-More video shoot info next month!


-Hiya! Hope everyone is having a great 2010 so far! This is a continuation of last months article on starting a band that writes / performs their own material. While the following can also apply to cover bands to a degree, it’s more important with original bands. Cover bands, in this aspect, have things a little easier cause they’re mainly covering other peoples songs-hence being a “cover band.” Things become more complicated when in a band doing your own stuff.

-This subject always makes people feel uneasy. Think about it. If a friend of yours presented you w/ a band contract to sign, for most people, their 1st reaction is “What-you don’t trust me?” It can potentially cause some bruised feelings. However, in this aspect, you have to look at it as a business. And it’s always best to have people agree & sign stuff when things are going good. If things are going bad & you try to do this-you might as well forget it so it’s always good to get this out of the way 1st. If things go bad or worse, get ugly, you’ll be glad you did.

-A band contract can be simple-or very complex. You can hire an entertainment lawyer (no-not Bob the real estate lawyer) to make one up for you or get an up to date book that has forms in it. You can even get copies on the web. I’ve seen band contracts as short as 1 page and as long as 12+. The ones I have w/ my band are only 1-2 pages long.

-One of the 1st things in it should be who owns the name &/or logo and it’s usage. This ex. has happened to 2 bands that I know of in the Syracuse area. A band is formed with one guy doing a good chunk of the work (which-BTW-is common). He comes up w/ the name & logo and works his butt off to make things happen for the band. Time goes on & people get replaced. Eventually he’s the only original member. Then he gets kicked out of the band he formed & they carry on-with the same name & logos. Or how about having a former member of the band form another band & use the same name. How would you feel if all this happened to you?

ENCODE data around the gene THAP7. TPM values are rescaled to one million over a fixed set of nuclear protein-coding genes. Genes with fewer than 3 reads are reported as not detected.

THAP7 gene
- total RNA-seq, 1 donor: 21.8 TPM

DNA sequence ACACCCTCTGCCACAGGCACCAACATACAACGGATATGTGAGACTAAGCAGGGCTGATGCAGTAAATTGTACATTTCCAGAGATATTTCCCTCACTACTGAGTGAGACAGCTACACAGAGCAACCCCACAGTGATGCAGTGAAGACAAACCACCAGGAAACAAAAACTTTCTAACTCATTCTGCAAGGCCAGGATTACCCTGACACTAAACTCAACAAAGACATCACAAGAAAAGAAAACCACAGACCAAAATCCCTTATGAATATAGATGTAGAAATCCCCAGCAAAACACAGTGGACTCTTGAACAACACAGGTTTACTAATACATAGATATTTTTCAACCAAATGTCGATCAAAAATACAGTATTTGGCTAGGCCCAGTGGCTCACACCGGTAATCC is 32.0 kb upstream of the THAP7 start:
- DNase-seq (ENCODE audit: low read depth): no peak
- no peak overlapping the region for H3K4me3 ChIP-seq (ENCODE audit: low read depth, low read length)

-Another thing you can use band contracts for is to determine what happens to any money the band makes and, if equipment was bought w/ that money-what happens with that. You put a ton of work into a band that makes a lot of money & buys a full lights/PA system. Then you leave for whatever reason yet the band is still going on. Or worse, same scenario but you’re kicked out & things are getting ugly-all that money down the drain?

-Another use-rights to use songs. Song writing will be on other articles, but basically, if you co-wrote a song, you don’t have to worry too much about this. However, what if your most popular song (s) was/were written by the guy who’s getting kicked out of the band because he had an affair w/ your girlfriend (or one of many other reasons)?

-It’s really no different that a prenup. No one wants things to go bad & everyone is on great terms in the beginning. But fame, money, ego, sex, new relationships-all these & more can change people and their thinking over time.I have people who I’ve known for over 15+ years sign contracts.Most pro bands do this-why not you?


-I hope everyone is off to a great 2010! The last couple articles have been on advice / suggestions for starting a cover band. Now we’re going to the other side-to bands that want to write & perform their own material AKA “original bands.”

-As in starting a cover band, you need to have a strong foundation-& that starts w/ the band members. It’s very important to be specific in what you’re looking for. It may take longer this way, but it’s also less of a time waster. Example-years ago I was looking for a drummer for my band CAROLINE BLUE. I put an ad out in the paper & received about 11 calls.1-2 were into the style of music CB is-most of them were blues & / or classic rock players. Be specific so when you do get a response, you already have some common ground-the more the better.